Nepali Times Asian Paints
From The Nepali Press
Radio raid

Radio Sagarmatha is the latest victim of state terror, after Kantipur FM. By attacking the only community radio in South Asia and arresting five employees from the station, the government has challenged Nepal's journalism and democratic communities. In the same way that Radio Sagarmatha was attacked, the state raided Kantipur FM on 21 October and seized its equipment, which is yet been returned. After those attacks, civil society and journalists joined hands to protest against state terror and the government moved further away from the people. We understood these raids as not just attacks on the stations but on the entire journalism community, listeners and all Nepalis. The attack on Radio Sagarmatha has proven this analysis. The lawsuits against the state's attack on the FM stations and the illegal Media Ordinance are still awaiting consideration at the Supreme Court. We are all aware of the Nepal Bar Association's decision to boycott the jury in protest of the Supreme Court refusing to issue an interim order on the writ against the Ordinance. However, the agreement between the Bar and the Supreme Court, wherein the former agreed to cease its protest and the latter promised to abide by the law, has also rendered the Court's unwillingness to grant an interim order more controversial. The government attacked Radio Sagarmatha with the excuse that the Supreme Court is yet to issue an interim order. These attacks help us understand the mindsets of the people who run the state today. Although Maoist leader Prachanda's interview had not been broadcast by Radio Sagarmatha, the government used that as an excuse to attack it. This proves that those at the policy making level are blabbering without intelligence and knowledge. The unique way in which those in the media and the rest of Nepal have come together to protest these attacks on media houses is commendable. The way in which Nepalis gathered in the middle of the night to protest the attacks proves that the media enjoys strong support. And the positive response of Nepali civil society and the international community proves the Nepali media is not alone and is heading in the right direction. The government understands this and is often threatened by our strength. It does not want a free press, it wants a propaganda machine. Therefore, to protest this thinking and future acts of terror by the government is the responsibility not just of the journalism community but also of civil society, the democratic community and every individual.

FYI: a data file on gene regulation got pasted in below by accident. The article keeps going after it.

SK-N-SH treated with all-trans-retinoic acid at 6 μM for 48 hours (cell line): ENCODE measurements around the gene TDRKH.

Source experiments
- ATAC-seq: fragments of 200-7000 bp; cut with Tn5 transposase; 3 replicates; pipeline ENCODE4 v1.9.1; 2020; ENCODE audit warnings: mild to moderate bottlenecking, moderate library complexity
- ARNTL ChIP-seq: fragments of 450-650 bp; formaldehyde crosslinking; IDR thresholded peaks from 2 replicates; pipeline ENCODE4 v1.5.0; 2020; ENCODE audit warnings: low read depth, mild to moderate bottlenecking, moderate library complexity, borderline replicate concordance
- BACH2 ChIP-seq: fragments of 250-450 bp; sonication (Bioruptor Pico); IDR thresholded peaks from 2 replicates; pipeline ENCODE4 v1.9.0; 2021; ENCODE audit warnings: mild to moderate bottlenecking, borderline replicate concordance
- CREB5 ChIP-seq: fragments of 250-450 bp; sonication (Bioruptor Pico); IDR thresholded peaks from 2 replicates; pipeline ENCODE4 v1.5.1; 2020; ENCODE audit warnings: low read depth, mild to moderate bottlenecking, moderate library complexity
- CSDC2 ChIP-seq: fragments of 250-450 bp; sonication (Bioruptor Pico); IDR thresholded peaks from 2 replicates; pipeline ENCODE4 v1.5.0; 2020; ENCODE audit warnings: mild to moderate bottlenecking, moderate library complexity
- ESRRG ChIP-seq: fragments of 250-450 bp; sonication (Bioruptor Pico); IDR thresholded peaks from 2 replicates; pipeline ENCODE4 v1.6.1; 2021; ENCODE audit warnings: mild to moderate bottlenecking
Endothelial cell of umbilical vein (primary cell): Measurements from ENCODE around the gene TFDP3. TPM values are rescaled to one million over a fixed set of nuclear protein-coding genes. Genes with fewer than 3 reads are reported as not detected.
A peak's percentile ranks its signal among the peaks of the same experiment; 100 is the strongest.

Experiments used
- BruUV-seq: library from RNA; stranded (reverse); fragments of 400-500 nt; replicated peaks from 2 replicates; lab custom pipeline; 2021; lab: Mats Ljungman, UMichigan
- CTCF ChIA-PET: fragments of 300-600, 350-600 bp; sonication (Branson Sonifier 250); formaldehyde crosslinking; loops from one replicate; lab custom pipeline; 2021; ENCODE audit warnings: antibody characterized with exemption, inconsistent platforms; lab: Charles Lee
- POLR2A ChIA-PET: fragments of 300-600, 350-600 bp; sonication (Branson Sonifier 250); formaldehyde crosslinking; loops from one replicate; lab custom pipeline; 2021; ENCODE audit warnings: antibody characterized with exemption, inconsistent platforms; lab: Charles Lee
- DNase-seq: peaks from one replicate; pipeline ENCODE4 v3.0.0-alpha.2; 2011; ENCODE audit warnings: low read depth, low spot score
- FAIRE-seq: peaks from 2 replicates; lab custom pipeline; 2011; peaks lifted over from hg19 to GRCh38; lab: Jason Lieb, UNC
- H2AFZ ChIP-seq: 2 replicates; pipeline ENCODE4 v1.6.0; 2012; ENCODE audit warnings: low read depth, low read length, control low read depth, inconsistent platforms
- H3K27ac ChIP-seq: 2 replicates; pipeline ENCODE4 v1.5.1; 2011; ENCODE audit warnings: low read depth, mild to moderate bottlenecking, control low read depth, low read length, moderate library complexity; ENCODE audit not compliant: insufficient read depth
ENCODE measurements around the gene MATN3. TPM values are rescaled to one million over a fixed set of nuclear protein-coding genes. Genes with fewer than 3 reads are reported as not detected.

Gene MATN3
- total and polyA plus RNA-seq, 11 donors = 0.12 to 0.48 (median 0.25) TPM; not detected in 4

(11 JAN 2013 - 17 JAN 2013)